- Note: Confirm the exact recommended specifications on the tune-up manual because some OEMs differ on the maximum resistance.
#3. Check for shorts along the spark plug cable using a 12-volt test light
With a test light, you can diagnose whether the spark plug wires are faulty.
Find grounding on the engine and attach the test light. Start the engine and slowly move the test light along the spark plug wires.
If there is any breakage on the insulation, then you will see sparks jumping from the cable to the test light.
#4. Use a spark tester to perform a spark test
- Unattach a spark plug cable from any plug.
- Take the spark tester and attach one end to the cable and the other to the engine ground. Roar the engine and check the spark tester gap.
- A blue-white spark is a good spark, meaning the spark plug wire is not faulty. A weak spark will be orange or red and could mean the fault is in the spark plug wire, ground, loose spark plug wire, or too much resistance.
Consequences of Ignoring Bad Spark Plug Wires
Choosing not to replace the bad spark plug wires can lead to their breaking down, which will cause too much electrical resistance. This will, in turn, degrade the spark plug leading to misfires, poor gas mileage, and terrible engine performance.
Faulty spark plug wires can also cause unburned fuel to overflow into the catalytic converter, damaging it.
When to Replace Spark Plug Wires
Depending on your car model, most manufacturers recommend replacing spark plug wires after 30,000 to 50,000 miles.
However, weather conditions, driving habits, or even the engine type can influence the time frame. So, if you experience signs of bad spark plug wires, you should have them checked on time.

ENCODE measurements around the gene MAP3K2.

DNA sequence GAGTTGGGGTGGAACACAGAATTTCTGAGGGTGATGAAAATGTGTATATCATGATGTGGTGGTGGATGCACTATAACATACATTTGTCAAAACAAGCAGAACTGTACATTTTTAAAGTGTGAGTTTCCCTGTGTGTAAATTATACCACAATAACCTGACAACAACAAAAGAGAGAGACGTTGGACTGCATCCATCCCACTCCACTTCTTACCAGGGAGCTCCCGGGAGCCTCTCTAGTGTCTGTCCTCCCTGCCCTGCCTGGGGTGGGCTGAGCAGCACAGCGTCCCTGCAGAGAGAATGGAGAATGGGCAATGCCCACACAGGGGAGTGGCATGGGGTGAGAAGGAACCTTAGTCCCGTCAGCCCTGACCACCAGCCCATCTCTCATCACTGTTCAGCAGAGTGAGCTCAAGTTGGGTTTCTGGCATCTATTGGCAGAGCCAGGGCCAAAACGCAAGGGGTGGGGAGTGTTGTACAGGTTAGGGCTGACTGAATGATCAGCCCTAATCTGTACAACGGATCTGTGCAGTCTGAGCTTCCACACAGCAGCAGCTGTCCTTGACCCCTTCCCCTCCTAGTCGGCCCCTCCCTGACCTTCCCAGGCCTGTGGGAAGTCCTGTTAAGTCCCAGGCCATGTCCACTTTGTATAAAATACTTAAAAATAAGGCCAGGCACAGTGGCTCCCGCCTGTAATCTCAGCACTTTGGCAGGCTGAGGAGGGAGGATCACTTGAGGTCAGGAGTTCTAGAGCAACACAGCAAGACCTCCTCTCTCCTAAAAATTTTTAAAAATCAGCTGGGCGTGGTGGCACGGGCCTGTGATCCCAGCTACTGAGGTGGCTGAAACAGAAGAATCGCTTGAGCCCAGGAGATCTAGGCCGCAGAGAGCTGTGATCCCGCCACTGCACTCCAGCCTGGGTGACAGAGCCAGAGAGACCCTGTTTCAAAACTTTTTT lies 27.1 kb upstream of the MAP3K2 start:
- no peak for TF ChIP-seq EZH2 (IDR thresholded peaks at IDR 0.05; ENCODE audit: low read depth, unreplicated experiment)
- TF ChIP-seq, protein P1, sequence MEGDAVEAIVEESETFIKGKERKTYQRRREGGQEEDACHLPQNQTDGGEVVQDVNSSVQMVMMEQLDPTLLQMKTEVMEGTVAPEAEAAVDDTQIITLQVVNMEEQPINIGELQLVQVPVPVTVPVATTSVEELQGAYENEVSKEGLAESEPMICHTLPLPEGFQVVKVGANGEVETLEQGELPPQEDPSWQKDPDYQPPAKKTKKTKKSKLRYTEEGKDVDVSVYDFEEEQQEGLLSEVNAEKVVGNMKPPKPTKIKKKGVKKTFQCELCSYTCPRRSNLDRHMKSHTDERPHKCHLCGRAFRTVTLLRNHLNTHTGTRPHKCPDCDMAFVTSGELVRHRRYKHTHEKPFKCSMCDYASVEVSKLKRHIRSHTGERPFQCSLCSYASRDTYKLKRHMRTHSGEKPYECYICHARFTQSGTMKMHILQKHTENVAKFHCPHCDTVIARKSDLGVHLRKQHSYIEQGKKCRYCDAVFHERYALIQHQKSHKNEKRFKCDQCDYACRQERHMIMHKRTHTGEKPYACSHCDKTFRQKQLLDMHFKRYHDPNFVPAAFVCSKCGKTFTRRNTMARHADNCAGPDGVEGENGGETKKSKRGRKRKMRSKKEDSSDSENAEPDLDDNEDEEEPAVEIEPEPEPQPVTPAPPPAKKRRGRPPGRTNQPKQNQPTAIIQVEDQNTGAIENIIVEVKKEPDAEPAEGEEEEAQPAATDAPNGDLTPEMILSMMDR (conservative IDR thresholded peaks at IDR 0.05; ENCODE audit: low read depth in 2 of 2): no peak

Frequently Asked Questions
Spark Plug Wires and Spark Plugs: what is the difference?
Spark plugs are electrical devices that produce a spark to ignite the air/fuel mixture in the cylinders that power a vehicle engine.
On the other hand, spark plug wires are the cables that carry the electrical current from the spark plugs to the ignition system.
How often should I replace my spark plug wires?
Many car makers recommend replacing spark plug wires after 30,000 to 50,000 miles. Indeed, you should check and replace it sooner if you drive the car often.
What is the average cost of spark plug wire replacement?
The average cost to replace spark plug wires is approximately $150 to $350. However, if you want high-performance cables, you might have to spend more.
For your car to perform more efficiently and save you from future visits to the mechanic, ensure you are replacing spark plug cables when they are faulty or after the recommended period in your owner’s manual.
This guide will help you to know what the signs of bad spark plug wires look like so you can diagnose early enough and enjoy a smoother drive.
Working with Vernon and Ryley has been a great experience for me. Together with the rest of the team, I hope to create reliable and useful information for our readers, no matter where they are and their experience with car maintenance.